How to Use Trusts Inside Your Will: Testamentary Trusts for Minors

A trust within a Will is called a Testamentary Trust. This type of trust can be created to help any beneficiary(s) manage their inheritance. Once the Executor of your Will collects your probate assets and pays any debts, they can distribute any designated funds to the trustee of your testamentary trust. Then, that trustee will, under terms within your Will, manage the funds for your beneficiaries.

The most commonly known testamentary trust is a trust for minors. Children under the age of 18 cannot claim an inheritance. Without a trust, if a minor inherits less than $25,000, the Executor can give the funds directly to their parent on their behalf. If a minor inherits more than $25,000, their parent or guardian would need to petition the probate court to become the child’s conservator in order to manage the funds until they turn 18. The best way to avoid conservatorship and extra court reporting, is to include a testamentary trust in your Will.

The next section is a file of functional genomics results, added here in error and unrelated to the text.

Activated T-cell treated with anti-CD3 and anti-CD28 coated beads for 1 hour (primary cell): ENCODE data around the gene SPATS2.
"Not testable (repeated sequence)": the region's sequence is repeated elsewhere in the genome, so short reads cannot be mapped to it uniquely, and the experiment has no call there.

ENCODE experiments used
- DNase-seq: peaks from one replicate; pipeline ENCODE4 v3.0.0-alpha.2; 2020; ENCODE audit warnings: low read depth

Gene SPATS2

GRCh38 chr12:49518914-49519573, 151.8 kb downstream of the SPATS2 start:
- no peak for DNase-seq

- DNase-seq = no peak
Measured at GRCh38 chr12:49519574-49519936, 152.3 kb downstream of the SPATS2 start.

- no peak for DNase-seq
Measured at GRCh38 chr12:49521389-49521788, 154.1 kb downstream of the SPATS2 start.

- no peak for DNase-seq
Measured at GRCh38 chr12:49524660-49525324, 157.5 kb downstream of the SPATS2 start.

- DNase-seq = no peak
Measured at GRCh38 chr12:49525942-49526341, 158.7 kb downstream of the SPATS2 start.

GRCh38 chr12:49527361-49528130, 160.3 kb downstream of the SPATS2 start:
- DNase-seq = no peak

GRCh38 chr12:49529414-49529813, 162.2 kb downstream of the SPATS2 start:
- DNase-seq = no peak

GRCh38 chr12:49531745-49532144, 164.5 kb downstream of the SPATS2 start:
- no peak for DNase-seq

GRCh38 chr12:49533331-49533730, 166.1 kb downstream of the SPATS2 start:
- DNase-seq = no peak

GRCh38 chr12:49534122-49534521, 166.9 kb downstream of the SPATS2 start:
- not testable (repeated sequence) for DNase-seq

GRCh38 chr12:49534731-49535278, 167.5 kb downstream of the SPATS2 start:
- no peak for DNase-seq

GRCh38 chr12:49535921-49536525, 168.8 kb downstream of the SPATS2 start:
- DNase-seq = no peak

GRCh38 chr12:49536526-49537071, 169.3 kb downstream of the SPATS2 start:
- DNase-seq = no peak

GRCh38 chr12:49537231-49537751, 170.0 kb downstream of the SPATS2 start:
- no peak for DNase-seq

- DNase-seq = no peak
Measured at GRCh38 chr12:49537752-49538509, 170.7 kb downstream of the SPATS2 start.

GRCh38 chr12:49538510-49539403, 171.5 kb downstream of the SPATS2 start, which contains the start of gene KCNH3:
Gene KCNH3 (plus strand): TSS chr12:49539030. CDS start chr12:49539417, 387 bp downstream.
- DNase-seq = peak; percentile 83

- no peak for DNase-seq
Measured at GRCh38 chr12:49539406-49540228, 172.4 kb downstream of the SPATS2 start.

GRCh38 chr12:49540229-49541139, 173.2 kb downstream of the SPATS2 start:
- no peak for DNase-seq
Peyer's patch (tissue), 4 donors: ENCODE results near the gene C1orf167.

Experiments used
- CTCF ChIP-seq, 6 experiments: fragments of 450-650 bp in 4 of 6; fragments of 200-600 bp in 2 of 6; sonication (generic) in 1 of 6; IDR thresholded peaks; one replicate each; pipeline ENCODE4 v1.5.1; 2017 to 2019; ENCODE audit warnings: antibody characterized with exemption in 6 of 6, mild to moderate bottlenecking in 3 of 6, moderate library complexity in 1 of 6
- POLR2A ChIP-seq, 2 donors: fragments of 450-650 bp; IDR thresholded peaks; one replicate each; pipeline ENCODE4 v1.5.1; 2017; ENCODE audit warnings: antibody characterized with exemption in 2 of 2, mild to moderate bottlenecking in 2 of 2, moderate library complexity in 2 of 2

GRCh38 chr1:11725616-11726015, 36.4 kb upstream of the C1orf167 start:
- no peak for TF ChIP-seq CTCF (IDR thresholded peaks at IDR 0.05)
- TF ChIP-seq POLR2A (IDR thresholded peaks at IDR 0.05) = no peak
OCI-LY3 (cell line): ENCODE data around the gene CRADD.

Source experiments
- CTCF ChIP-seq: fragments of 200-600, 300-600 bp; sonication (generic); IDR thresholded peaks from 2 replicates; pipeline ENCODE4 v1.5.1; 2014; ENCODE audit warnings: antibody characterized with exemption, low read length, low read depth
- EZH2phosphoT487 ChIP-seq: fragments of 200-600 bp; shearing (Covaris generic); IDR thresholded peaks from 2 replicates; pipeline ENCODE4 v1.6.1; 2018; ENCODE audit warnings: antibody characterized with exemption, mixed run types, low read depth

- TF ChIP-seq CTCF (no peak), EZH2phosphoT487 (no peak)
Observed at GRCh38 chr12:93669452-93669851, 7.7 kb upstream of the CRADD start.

Under a testamentary trust, the trustee named in the Will would manage the inheritance for the child until a predetermined future date. That date may be, at the earliest, when the beneficiary turns 18. After that date, the trust would end, and all funds would be paid out to the beneficiary. Though 18 is the youngest possible age, you may pick an older age and/or schedule incremental payouts at certain ages. Under the terms of the testamentary trust, you may also instruct the Trustee to use the funds in the trust for healthcare, education, maintenance, or support of the beneficiary. The possibilities of how a testamentary trust functions are limited only by your imagination (and applicable Georgia law) and the terms you include in your Will.